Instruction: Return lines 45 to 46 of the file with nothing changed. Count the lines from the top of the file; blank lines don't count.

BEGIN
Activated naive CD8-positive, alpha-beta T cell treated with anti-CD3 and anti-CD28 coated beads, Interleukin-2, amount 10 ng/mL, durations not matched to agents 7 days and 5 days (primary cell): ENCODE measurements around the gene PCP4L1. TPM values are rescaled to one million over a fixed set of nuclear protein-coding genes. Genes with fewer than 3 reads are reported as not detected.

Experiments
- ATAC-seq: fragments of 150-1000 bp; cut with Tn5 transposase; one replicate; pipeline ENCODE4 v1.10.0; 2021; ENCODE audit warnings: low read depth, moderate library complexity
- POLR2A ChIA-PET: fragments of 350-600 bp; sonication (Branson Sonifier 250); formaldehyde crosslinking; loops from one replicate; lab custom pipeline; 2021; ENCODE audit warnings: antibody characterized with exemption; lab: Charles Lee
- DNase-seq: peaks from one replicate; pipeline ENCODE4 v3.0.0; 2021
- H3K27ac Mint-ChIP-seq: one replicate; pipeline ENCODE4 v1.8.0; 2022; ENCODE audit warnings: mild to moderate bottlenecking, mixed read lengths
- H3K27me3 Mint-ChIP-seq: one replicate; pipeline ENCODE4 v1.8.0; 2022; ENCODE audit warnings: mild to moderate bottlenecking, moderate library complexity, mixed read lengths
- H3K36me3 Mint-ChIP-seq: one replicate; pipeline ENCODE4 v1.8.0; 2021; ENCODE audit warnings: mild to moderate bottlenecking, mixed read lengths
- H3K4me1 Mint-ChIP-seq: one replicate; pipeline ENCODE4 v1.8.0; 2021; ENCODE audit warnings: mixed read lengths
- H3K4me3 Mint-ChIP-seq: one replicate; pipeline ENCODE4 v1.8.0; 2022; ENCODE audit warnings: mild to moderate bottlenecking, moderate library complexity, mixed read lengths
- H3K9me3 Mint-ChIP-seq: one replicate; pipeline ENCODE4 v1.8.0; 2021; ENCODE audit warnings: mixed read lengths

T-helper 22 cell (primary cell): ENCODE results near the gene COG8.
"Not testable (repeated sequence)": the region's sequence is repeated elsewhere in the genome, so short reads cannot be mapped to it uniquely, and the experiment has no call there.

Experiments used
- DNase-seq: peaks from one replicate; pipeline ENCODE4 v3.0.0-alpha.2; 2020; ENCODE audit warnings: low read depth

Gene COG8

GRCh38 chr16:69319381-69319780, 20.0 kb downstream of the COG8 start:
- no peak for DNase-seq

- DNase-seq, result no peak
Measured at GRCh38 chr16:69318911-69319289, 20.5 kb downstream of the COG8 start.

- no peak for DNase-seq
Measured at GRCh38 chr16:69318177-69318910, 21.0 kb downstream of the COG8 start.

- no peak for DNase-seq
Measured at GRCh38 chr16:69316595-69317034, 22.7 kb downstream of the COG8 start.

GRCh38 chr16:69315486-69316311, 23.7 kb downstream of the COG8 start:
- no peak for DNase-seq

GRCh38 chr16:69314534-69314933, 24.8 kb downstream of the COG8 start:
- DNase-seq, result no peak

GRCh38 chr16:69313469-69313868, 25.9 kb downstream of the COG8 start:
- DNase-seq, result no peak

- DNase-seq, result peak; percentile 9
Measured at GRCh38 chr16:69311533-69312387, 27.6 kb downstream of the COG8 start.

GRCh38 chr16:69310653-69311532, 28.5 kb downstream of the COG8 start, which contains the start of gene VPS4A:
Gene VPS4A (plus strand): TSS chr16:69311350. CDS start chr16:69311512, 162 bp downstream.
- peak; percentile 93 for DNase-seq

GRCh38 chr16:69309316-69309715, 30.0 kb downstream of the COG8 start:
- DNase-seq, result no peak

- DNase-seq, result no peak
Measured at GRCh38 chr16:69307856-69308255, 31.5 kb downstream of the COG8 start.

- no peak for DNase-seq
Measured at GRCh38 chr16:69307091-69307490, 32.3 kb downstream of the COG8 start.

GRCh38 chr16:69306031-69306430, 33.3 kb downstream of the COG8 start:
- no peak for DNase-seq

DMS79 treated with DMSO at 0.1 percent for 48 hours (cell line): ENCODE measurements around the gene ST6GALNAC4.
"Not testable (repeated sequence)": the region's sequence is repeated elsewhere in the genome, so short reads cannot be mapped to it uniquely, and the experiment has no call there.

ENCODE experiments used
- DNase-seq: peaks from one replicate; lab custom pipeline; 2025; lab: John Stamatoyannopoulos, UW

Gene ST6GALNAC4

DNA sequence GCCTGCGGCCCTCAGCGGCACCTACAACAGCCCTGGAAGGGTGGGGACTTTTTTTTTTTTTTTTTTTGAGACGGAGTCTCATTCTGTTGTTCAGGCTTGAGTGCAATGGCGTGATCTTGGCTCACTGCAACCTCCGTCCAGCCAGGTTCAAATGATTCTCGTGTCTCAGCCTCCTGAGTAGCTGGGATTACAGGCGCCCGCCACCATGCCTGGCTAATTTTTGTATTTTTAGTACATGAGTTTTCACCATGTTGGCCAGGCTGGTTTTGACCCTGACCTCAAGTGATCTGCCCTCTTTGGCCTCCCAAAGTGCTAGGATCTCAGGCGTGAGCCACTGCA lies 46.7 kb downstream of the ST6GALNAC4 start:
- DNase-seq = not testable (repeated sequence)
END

"Not testable (repeated sequence)": the region's sequence is repeated elsewhere in the genome, so short reads cannot be mapped to it uniquely, and the experiment has no call there.

ENCODE experiments used